Groundhog Day and Climate Change

You know the drill. If a groundhog comes out of its burrow on this day and sees its shadow, it retreats back inside and we can expect six more weeks of winter. On the other hand, if the groundhog comes out and sees no shadow, it leaves the burrow and spring will quickly ensue. Several towns have managed to make a festival of this thin gruel, generating a little revenue along the way. For as long as I can remember, Punxsutawney, Pennsylvania has garnered the greatest visibility and reaped the largest benefit.

Apparently this powerful predictor dates way back. We’re told that Germans brought this forecast tool with them from the old country when they settled over here. The prescient beast of choice back in Europe was either a badger or a bear.

My own life journey with Groundhog Day has three distinct phases. The first, my childhood, was simple acceptance of the day at face value, as the first anniversary/observance of note in the year’s rhythm since January 1 (there was no Martin Luther King Day back then). It symbolized for me the general dreariness of winter.

The second period ran through the 1970’s and 1980’s. After I became an atmospheric scientist, I used to wonder once each year whether there might be some smidgen of factual basis for the idea. After all, that other folklore such as “red skies at night, sailors’ delight; red skies at morning, sailors take warning,” or “mares’ tails and mackerels’ scales make lofty ships carry low sails,” was subsequently seen to have a rationale as the science has developed.

Here was the best I could come up with (usually while jogging). With winter would come the strengthening of the jet stream and development of a storm track. As winter deepened, the storm track would move further south, toward the equator. For points north of this storm track, it would be cold and the sun would be out, and the groundhog would see its shadow. If, however, the storm track were to be moving back toward the pole, and overhead ( so the groundhog would see no shadow), spring at that particular season or location might not be so far behind…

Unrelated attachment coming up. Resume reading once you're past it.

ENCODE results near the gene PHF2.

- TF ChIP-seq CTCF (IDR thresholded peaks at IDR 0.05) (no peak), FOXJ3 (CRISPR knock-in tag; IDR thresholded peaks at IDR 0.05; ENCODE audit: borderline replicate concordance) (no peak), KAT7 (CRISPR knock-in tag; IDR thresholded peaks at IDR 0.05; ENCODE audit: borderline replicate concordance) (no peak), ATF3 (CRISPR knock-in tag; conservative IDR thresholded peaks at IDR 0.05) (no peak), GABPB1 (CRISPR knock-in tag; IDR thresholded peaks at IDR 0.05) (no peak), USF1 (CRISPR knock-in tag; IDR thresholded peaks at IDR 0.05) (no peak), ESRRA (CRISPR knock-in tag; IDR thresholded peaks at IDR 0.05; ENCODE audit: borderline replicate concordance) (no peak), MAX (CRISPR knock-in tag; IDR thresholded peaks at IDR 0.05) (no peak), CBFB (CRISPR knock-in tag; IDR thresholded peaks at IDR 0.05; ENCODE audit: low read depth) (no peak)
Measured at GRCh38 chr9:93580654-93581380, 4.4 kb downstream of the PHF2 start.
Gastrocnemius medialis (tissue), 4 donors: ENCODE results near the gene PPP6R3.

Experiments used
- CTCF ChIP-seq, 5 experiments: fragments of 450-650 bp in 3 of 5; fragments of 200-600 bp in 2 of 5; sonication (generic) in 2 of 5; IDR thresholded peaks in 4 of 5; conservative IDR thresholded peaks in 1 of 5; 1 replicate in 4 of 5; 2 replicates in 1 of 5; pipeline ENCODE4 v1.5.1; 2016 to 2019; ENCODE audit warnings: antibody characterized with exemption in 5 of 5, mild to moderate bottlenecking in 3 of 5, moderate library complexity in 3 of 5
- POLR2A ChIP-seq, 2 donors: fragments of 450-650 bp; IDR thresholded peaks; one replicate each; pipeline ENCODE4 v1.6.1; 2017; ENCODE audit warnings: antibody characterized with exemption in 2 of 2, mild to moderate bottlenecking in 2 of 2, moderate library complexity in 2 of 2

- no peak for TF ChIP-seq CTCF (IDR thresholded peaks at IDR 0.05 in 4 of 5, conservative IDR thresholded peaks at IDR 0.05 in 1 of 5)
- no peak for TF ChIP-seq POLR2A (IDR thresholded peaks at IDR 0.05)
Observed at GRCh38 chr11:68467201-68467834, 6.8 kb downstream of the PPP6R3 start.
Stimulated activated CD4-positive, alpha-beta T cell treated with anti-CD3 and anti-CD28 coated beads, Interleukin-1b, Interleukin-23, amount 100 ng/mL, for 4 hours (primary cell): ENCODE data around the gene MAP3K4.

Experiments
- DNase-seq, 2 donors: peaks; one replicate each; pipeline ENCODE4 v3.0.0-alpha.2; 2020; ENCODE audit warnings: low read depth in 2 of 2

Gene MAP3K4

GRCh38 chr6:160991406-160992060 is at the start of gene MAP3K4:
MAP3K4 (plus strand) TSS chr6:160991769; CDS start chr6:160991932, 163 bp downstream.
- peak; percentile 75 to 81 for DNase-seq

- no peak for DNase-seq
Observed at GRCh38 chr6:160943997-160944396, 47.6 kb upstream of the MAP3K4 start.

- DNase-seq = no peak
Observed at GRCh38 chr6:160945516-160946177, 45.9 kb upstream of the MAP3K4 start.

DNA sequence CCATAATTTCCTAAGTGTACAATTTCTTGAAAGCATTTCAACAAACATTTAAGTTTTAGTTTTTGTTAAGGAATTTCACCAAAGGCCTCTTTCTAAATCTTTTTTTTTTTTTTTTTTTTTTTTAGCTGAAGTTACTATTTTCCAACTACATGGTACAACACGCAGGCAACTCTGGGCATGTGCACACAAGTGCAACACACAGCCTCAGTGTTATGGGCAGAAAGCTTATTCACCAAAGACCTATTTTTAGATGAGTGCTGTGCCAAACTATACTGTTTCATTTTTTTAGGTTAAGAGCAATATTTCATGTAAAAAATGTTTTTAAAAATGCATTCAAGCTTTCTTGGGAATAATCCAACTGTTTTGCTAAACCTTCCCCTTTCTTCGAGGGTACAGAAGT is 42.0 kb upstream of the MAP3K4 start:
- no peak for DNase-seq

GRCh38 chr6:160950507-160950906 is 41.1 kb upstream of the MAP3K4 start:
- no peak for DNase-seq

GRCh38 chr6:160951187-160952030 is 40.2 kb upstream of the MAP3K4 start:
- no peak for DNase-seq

Such is the giant intellect you are dealing with as readers of this blog. Please tell me you have a better logic!

The third phase began for me, and for all of us, in 1993, with the arrival of the Bill Murray film, Groundhog Day. We all know the wonderful story. Bill Murray is a jaded, embittered Pittsburgh weatherman. At a relatively young age he is already a cynical curmudgeon. He’s sour on his job and his life – and on this annual assignment of covering Groundhog Day for his station. The one bright spot for him is that he’s covering this story with his news producer, Rita (Andie McDowell). This particular year, he’s forced to relive this same day over and over again, in Punxsutawney. As he realizes what is happening, he gets more and more desperate to break free, and in the process, accentuates his already egregious character defects. Rita keeps urging him to view his circumstances differently, to use it as an opportunity to turn his life around. When he finally yields to this, and becomes less self-absorbed, more concerned for others, and more loving, he breaks free of the cycle – and gets the girl.